Former Florida Gov. Jeb Bush's presidential exploration roiled Capitol Hill last week. Back in his home state, pols also had their eye on another Sunshine State Republican, Sen. Marco Rubio, whose own presidential ambitions could kick off a pivotal open-seat race for Senate.
Rubio has expressed interest in running for president, and he's made clear he will not run for both that office and Senate at the same time. Following Bush's announcement, Rubio said in a statement that his decision will not be impacted by "who else might be running" for president. If Rubio seeks re-election, Democrats' decision to invest in the race will be far more complicated. The senator is well-known and a strong fundraiser, with $3.1 million already in the bank as of the end of September.
Florida Democrats don't have a deep bench of potential statewide candidates, exemplified most recently by former Republican Gov. Charlie Crist's unsuccessful comeback bid as a Democrat this year. Still, party operatives said they view the seat as a good pick-up opportunity in a year when the party must net five seats to secure the Senate majority.
Rep. Patrick Murphy and Rep.-elect Gwen Graham are the most-often mentioned potential Democratic Senate contenders. Murphy won re-election in a competitive district last month by 20 points, raising an equally impressive $5.1 million for the race. Earlier this month, Murphy told CQ Roll Call he was “thinking about it.” In the conversation outside the House chamber, he painted himself as a “bipartisan” and “independent” Democrat who focuses on local issues.
Graham was elected to Congress last month by ousting an incumbent, and she's made it clear so far that she wants to seek re-election. But Graham's last name gives her statewide recognition — her father is Bob Graham, the popular former senator and governor, whose name still carries clout.
Running for Senate would be a quick turnaround for Graham, but Democrats point out that it might be to her benefit.
Graham will likely face a grueling re-election race in her North Florida district every two years for as long as she decides to stay in the House. And with the state Supreme Court slated to take up a lawsuit challenging Florida’s congressional lines in March, the map could get worse for Graham.
If the lower court is overruled and the current lines are thrown out, Graham’s district would no longer include part of Tallahassee, which is packed with Democratic votes. All of that, Democratic sources speculated, could impel Graham to take a risk on a Senate bid.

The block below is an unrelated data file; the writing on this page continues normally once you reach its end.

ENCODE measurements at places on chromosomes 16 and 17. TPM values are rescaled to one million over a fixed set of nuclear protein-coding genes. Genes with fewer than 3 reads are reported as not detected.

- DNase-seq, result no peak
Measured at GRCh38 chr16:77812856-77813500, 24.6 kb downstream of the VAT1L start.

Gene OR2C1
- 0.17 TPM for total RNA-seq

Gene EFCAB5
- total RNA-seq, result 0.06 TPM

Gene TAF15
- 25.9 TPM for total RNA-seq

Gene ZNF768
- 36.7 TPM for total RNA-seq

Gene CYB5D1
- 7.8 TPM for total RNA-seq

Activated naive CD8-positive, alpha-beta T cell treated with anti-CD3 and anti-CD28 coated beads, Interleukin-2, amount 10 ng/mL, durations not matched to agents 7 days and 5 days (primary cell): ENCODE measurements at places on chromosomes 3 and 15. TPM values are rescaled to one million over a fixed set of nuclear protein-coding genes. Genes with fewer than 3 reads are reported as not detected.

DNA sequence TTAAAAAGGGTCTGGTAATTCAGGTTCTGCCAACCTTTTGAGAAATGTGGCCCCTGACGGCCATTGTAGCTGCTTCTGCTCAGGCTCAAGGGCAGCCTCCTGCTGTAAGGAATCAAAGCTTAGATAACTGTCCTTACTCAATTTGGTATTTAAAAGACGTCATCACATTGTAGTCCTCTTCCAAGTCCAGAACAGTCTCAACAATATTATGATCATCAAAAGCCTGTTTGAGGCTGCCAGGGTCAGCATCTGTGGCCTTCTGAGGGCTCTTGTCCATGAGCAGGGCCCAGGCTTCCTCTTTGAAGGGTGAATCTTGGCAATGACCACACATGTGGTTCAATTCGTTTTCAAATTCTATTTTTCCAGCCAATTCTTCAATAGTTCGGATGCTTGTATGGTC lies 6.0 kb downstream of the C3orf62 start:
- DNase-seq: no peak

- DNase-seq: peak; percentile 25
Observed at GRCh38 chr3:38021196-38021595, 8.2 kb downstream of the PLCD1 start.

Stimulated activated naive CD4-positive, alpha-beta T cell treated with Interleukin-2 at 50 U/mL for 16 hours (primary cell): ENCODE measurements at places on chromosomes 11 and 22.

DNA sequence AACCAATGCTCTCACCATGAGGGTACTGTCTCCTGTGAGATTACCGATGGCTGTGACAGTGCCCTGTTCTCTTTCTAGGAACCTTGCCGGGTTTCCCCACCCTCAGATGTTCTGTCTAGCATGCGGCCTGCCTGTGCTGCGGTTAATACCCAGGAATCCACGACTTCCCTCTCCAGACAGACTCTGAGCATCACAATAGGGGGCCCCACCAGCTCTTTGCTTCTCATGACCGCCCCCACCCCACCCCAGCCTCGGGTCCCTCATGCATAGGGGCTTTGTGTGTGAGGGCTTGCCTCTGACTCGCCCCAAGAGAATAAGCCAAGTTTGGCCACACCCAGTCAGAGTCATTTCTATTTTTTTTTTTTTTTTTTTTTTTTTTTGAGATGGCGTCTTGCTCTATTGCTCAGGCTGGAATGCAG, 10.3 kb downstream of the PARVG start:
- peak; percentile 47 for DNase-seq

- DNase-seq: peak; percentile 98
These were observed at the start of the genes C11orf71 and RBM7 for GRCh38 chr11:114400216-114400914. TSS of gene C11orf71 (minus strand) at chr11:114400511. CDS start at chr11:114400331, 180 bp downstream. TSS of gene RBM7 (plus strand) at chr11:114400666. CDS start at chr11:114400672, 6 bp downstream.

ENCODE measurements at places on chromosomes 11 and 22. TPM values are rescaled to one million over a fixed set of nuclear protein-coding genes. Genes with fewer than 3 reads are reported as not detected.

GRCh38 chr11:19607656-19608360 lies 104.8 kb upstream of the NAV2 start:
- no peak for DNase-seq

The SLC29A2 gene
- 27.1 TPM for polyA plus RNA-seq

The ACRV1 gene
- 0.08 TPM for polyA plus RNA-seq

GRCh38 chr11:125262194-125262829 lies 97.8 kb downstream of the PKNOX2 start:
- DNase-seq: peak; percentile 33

Even if she lost a challenge to Rubio, Florida is a state where losing a bid for statewide office isn't necessarily a detriment to future bids. Bush, Crist and Democratic Sen. Bill Nelson all lost statewide campaigns before they won one.
“Typically people have run before statewide, before they succeed statewide,” Republican consultant Brad Todd said.
Democrats also mentioned Tampa Mayor Bob Buckhorn, Orlando Mayor Buddy Dyer and Rep. Debbie Wasserman Schultz, the chairwoman of the Democratic National Committee, as possible Senate challengers. Schultz would be a formidable opponent in a primary, hailing from the heavily Democratic Miami area. But her stark partisan comments as DNC chairwoman could hinder her campaign in a general.
If Rubio opted not to run, the open seat would be even more attractive for Democrats. Any other Republican candidate would undoubtedly have a lower national profile and less fundraising firepower.
But Republicans do have a deep bench of statewide office holders — Florida Republican consultant Rick Wilson described it as an “embarrassment of riches” — including Attorney General Pam Bondi, Chief Financial Officer Jeff Atwater and Agriculture Commissioner Adam Putnam, a former congressman. Several Republicans also mentioned state Speaker Will Weatherford, who is term-limited.
Anitere Flores, a young, Hispanic state senator and former state representative, could also be a strong candidate for Republicans, sources said.
There are also several Republican congressmen, including Rep. Vern Buchanan, John Mica, and Jeff Miller, who Republican sources say could potentially jump in. Then there is former Rep. Allen West, who threatened to mount a primary challenge to Rubio last year, though few Florida political operatives expect Rubio to face much trouble from within the party.
No Republican has said they would run in the event Rubio vies for the presidency. If he does launch a national campaign, Florida Republicans are downplaying the possibility of a vicious primary for Rubio's seat.
"I don’t see any of our high profile Republicans running against each other, mainly because there are so many other great options for all them to do that they would not put all their eggs in one basket," Florida Republican consultant Sarah Bascom said.
Those other options are in 2018 and include the races for state offices and Democratic Sen. Bill Nelson's seat. In 2016, both parties face the possibility of “wildcard self-funders” who could shake up the Senate race, Democratic consultant Ana Cruz said.
If Rubio does run for re-election, Bush’s potential presidential candidacy could be a boon, helping turn out Florida Republicans in force. But operatives said the former governor would also cast a long shadow — Rubio would be competing with the popular Bush for the resources, attention and political energy of the state's political class.
Still, sources said, it would be easier than taking on Bush.
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